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The Scientific Method Expert | State v. Romero

Case Analysis:

State v. Romero (2016)

The Arizona Supreme Court Rules that the Scientific Method is a Proper Subject for Expert Testimony and Cross-Examination

Scientific Method Experts and Daubert
Relevant Facts
Trial Court
Opinion at Issue
Court of Appeals
Supreme Court

Basic Facts

Victim is Shot

The victim was killed by two gunshot wounds. Six shell casings were found at the scene.

The Police Find...

Police later discovered a gun along a path Romero had just traveled.

State v. Romero (Facts)
A Police Ballistics Expert

Years later, a government firearms expert conducted ballistics tests on the gun found near Romero. Based upon his testing, the expert concluded the indentations the gun left on the shell casings matched those on the shell casings found near the body.

State v. Romero (Powell Opinion)
Romero is Charged

The State charged Romero with murder based upon their expert's opinions.

Procedural History

First Jury Trial. The government’s firearm expert testified and concluded the casings at the scene matched the gun found near Romero.  However, a mistrial resulted.

Comment:

The scientific method is a fundamental process. It uses logical steps to answer questions. It is only by properly following every step, that is required in a specific circumstance, can you determine if something is the product science or not?

Skip a necessary step – and your results – cannot be relied on.

Failure to properly conduct a necessary step – and your results – cannot be relied on.

Subsequent Rule 702 Hearing. After the mistrial but prior to the second trial, Romero moved to exclude the government expert testimony. The trial court held a Rule 702 hearing applying the principles set forth in Daubert v. Merrell Dow Pharmaceuticals, 509 U.S. 579 (1993).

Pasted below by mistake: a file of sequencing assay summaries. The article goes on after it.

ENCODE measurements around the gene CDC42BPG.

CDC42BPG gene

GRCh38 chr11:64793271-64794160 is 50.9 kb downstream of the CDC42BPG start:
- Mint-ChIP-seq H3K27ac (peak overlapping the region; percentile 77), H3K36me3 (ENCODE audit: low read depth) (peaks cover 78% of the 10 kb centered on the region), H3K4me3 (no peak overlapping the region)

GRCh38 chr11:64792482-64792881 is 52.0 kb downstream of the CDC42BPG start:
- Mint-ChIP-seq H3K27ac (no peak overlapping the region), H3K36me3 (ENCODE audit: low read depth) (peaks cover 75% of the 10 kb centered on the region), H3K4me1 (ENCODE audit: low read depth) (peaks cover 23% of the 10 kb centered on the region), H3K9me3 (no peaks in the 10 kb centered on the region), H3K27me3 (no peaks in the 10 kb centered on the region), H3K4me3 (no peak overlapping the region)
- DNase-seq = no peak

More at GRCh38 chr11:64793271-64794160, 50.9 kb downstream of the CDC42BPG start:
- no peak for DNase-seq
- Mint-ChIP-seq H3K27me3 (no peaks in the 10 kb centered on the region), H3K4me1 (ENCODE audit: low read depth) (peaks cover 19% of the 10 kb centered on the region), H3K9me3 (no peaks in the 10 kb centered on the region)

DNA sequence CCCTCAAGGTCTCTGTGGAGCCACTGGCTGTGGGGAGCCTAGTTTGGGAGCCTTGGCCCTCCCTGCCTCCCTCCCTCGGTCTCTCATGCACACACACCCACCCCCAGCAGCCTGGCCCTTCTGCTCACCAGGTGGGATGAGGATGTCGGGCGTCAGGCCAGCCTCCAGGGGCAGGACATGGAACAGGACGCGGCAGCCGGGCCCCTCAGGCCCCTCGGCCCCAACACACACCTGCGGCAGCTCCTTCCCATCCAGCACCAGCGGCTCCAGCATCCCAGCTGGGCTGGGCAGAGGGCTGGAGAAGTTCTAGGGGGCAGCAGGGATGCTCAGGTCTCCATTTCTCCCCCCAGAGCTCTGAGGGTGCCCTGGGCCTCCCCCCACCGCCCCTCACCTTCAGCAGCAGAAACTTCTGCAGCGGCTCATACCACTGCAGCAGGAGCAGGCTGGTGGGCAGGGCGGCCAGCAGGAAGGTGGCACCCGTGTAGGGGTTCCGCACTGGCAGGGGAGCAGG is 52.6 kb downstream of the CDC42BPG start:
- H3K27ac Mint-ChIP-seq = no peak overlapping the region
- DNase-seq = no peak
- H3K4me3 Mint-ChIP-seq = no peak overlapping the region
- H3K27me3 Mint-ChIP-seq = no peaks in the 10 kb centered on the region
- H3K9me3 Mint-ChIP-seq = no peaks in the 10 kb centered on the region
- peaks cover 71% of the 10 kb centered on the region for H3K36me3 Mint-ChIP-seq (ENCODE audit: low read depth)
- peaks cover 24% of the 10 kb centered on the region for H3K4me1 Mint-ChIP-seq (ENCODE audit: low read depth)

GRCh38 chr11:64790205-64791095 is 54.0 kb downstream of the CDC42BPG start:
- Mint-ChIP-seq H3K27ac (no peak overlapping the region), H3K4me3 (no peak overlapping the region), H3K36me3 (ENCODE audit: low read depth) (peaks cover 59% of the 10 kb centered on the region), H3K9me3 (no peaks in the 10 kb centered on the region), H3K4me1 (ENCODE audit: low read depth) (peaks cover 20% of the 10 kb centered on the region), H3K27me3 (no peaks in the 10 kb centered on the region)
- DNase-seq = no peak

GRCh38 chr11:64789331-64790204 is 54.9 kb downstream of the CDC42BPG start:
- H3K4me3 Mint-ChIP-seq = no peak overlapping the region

At the hearing, Romero presented the testimony of an expert in the requirements of fundamental scientific methods.  Romero’s expert, Dr. Haber, at the hearing:

  • Stated the general features of conventional toolmark comparison testing that fell short of scientific standards for experimental design.
  • He further testified that those failings limited the scientific weight that could be placed on the results of any such test.
  • Opined that the tests, even if conducted correctly, could not scientifically justify the conclusions that the government sought to draw.
State v. Romero (Court of Appeals Ruling)

Dr. Haber was not offered to:

  •  Comment on the facts of the case
  • To opine whether Powell was “right or wrong.”

The trial denied Romero’s motion to preclude the government’s expert’s testimony.  However, the court went a step further.  At the same it granted the government’s motion to preclude Dr. Haber from testifying as a defense expert at the jury trial.

The Second Trial. Romero was acquitted of first-degree murder.  However, he was convicted of second-degree murder.  

Arizona Court of Appeals

Arizona Court of Appeals.  The Court of Appeals affirmed the conviction. See State v. Romero, 236 Ariz. 451, ¶¶ 18-32 457-60 (App. 2014)). A majority of the court of appeals’ panel affirmed the conviction and the exclusion of Romero’s expert’s testimony.

Arizona Supreme Court

The Scope of Review

The court agreed to review only the trial court court’s ruling regarding the preclusion of Dr. Haber’s testimony at trial.  The Court did not review the denial of Romero’s Daubert challenge regarding the government’s expert.